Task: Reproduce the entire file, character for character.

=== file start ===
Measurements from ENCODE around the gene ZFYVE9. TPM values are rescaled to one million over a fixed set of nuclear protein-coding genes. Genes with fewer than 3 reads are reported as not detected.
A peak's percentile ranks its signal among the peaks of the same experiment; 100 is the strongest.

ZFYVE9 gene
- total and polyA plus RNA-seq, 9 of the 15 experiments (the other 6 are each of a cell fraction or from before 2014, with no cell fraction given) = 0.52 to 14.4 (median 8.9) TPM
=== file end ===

Measurements from ENCODE around the gene ZFYVE9. TPM values are rescaled to one million over a fixed set of nuclear protein-coding genes. Genes with fewer than 3 reads are reported as not detected.
A peak's percentile ranks its signal among the peaks of the same experiment; 100 is the strongest.

ZFYVE9 gene
- total and polyA plus RNA-seq, 9 of the 15 experiments (the other 6 are each of a cell fraction or from before 2014, with no cell fraction given) = 0.52 to 14.4 (median 8.9) TPM